In a radio interview with Sean Hannity in March, House Speaker John Boehner criticized attempting to defund Obamacare in a continuing resolution, as well as using the debt limit as leverage to defund the health care law.
"Our goal is to cut spending, not to shut down the government," Boehner said. "And if we were to put Obamacare into the C.R. we were risking shutting down the government. That is not our goal. Our goal is to cut spending."
"Sean, we're the minority party in Washington, D.C. You've got a Democrat president and a Democrat Senate. It's very difficult to impose our will on them," Boehner added. "Now, we've tried and we're in this fight over the sequester in order to get to the real spending problem. What we're doing here is trying to stop all the nonsense that we can. Trying to stop Obamacare when the United States Senate won't agree to it and the president of the United States won't agree to it, it's hard. And if we find ourselves in a leverage situation where we think we've got the leverage to do that, we'll certainly take advantage of it."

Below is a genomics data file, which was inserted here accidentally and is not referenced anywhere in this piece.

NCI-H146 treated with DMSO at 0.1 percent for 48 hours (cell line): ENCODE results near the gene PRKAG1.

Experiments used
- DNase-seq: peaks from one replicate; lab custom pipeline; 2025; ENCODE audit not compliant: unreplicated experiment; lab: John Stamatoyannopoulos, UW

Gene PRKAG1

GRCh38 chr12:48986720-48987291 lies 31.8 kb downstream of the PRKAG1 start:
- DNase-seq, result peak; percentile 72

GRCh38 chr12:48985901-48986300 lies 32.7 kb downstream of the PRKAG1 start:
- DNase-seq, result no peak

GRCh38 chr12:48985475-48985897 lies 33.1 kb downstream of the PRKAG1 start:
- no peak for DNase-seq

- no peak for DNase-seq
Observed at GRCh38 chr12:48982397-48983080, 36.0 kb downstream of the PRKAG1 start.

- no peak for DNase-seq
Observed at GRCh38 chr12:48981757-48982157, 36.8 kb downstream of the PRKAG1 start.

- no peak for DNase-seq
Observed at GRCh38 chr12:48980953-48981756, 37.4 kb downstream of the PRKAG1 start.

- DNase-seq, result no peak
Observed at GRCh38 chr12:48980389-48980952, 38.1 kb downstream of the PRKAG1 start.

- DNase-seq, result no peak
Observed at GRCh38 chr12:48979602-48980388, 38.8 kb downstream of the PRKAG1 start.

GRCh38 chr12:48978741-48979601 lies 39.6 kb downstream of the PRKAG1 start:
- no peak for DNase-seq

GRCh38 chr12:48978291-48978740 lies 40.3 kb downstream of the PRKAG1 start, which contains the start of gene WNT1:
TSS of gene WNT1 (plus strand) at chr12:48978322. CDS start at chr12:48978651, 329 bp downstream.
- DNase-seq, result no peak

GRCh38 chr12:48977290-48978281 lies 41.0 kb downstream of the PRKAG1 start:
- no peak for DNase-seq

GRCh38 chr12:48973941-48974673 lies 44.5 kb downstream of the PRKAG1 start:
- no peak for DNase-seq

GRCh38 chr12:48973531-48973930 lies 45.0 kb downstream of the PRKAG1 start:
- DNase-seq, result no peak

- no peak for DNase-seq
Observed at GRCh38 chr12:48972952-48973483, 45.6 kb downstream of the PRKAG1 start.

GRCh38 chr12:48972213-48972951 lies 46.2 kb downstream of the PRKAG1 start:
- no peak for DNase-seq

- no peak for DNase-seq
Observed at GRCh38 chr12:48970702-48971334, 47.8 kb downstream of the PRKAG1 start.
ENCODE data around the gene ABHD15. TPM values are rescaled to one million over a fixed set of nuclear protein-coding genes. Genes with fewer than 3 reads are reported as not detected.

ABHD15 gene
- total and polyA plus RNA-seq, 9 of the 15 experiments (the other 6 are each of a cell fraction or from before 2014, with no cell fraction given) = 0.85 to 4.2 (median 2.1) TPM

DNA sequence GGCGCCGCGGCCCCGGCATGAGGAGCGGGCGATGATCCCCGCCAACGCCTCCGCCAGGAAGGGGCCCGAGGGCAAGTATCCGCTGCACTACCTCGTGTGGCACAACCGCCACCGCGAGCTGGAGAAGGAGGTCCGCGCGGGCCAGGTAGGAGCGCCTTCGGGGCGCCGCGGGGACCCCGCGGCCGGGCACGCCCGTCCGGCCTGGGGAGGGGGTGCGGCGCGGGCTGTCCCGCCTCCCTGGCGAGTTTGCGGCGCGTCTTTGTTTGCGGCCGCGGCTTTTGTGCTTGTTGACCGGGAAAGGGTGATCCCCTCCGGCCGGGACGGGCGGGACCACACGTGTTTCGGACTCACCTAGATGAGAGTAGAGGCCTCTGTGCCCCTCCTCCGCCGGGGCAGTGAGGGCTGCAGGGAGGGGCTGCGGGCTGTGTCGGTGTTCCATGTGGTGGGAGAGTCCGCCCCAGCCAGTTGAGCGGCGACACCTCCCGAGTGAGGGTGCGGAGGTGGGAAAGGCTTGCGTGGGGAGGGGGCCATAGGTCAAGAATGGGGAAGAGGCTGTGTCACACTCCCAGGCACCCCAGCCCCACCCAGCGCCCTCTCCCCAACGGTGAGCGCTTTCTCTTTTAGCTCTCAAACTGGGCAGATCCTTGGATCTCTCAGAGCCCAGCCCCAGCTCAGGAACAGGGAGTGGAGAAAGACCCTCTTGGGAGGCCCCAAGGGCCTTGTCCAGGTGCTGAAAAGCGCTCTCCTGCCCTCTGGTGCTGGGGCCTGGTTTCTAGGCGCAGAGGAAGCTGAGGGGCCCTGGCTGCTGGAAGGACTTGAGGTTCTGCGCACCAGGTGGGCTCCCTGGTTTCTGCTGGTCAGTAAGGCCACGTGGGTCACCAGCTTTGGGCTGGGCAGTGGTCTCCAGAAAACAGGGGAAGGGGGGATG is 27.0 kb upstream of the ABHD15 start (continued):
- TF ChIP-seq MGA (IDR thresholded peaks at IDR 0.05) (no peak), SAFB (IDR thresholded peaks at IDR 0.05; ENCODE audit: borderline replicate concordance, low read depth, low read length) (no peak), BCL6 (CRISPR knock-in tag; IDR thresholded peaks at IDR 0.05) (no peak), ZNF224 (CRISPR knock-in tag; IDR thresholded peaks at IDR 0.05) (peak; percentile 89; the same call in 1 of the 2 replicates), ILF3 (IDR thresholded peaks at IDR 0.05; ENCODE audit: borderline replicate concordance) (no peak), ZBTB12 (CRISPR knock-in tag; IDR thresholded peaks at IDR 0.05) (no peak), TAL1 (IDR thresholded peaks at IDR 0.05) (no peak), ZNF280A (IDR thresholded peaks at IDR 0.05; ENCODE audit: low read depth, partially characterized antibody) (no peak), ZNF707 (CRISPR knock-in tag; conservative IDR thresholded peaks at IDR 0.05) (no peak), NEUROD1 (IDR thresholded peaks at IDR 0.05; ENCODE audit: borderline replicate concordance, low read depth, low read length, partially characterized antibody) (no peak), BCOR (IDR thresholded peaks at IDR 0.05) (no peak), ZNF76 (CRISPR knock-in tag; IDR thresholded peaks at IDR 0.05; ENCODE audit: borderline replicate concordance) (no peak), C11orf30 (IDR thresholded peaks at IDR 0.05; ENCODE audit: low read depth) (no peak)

Responding to a question from Hannity about using the debt limit to defund Obamacare, Boehner said it wouldn't be worth risking default over Obamacare.
"There will be opportunities ahead, but do you want to risk the full faith and credit of the United States government over Obamacare?"
Later, Boehner said you could prioritize spending for a short period in the case of default, but the results would be financial obligations eventually being unpaid in days or weeks, depending on revenue.
"We've talked about moving prioritization bills, which would allow the Treasury Department to prioritize what they are going to pay for, but what you find out is that typically this time of the year, within two or three days you're out of money," Boehner said. "Now, once we get past the tax season, there's more revenue in there, you might have three or four weeks of the ability to continue to pay the bill, but at some point, we've incurred these expenses, people have lent us money to fill this budget void and I think it's — we've never defaulted on our payments in 235 years, and we're not gonna do it anytime soon."